Bastille Day, film review: ‘Idris Elba is an American in Paris with a dodgy accent’

Bastille Day

Bastille Day - Credit: Archant

There are a number of arguments against Idris Elba being the next Bond and let’s not pretend being black isn’t one of them.

More to the point is that he is not posh – ex-public school boys have taken every other prominent role in British society; it’d be churlish to deprive them of the one that they might genuinely be born to fill.

Now Bastille Day arrives to add to the case that he is, as yet, only a moderately effective action hero. He’s imposingly big, can growl menacingly and deliver a quip: but he’s no Jason Statham.

In Bastille Day he is a CIA operative in Paris who teams up with a master pickpocket (Madden, Game of Thrones) to thwart a bomb plot before the French national holiday.

The plot is improbable and the interplay between the two leads is sometimes forced, but the action scenes are swiftly edited and kinetic, and it is passably enjoyable.

Before it started, the director, then the co-star, and eventually the star turned up on stage to introduce the film and assure us it was nothing more than a fun Friday night movie, an homage to 70s buddy movies.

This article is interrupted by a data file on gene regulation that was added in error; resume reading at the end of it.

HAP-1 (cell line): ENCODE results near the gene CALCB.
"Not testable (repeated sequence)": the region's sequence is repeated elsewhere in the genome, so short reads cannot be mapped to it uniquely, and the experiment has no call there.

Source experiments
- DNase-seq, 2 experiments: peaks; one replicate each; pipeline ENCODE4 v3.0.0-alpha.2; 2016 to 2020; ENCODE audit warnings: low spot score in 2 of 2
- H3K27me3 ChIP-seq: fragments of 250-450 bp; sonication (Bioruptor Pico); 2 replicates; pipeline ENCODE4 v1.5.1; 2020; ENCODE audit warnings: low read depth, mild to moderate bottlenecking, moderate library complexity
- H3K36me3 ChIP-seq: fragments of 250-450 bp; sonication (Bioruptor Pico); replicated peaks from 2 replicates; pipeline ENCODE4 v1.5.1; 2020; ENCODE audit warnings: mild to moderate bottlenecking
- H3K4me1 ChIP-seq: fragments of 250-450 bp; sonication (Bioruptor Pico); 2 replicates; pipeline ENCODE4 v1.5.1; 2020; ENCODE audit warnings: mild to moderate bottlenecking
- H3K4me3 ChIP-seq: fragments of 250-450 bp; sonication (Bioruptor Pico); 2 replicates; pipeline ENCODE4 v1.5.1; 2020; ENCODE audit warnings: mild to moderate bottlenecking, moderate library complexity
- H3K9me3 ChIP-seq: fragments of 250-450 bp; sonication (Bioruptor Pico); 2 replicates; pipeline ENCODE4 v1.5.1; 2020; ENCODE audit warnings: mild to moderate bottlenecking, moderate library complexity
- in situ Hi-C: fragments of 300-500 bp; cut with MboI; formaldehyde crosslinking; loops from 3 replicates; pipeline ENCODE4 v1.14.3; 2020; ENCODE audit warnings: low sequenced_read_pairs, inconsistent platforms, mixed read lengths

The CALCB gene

Of course, like policemen suggesting there’s nothing to see here, the more they protested, the more curious I became.

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Why make a film about Americans, with a non-American cast and not enough convincing accents to go round? (At one point a French eyewitness describes Elba as being a black man with an American accent, which means she has more acute hearing than me.)

Probably because the film features the CIA covertly spying on their French neighbours.

Why name a fun Friday night movie after a holiday commemorating a decisive day in the French Revolution?

Because the film, which has a gang faking a terrorist bombing campaign to stir up racial tensions as cover for a bank robbery, is trying to slip in a sly little political message about the war on terror and modern inequality.

The problem is that the plot has to make so many improbable twists to accommodate these points it detracts from the subversive fun.

Rating: 3/5 stars.

The DVD release of Hitchcock/ Truffaut will be reviewed at

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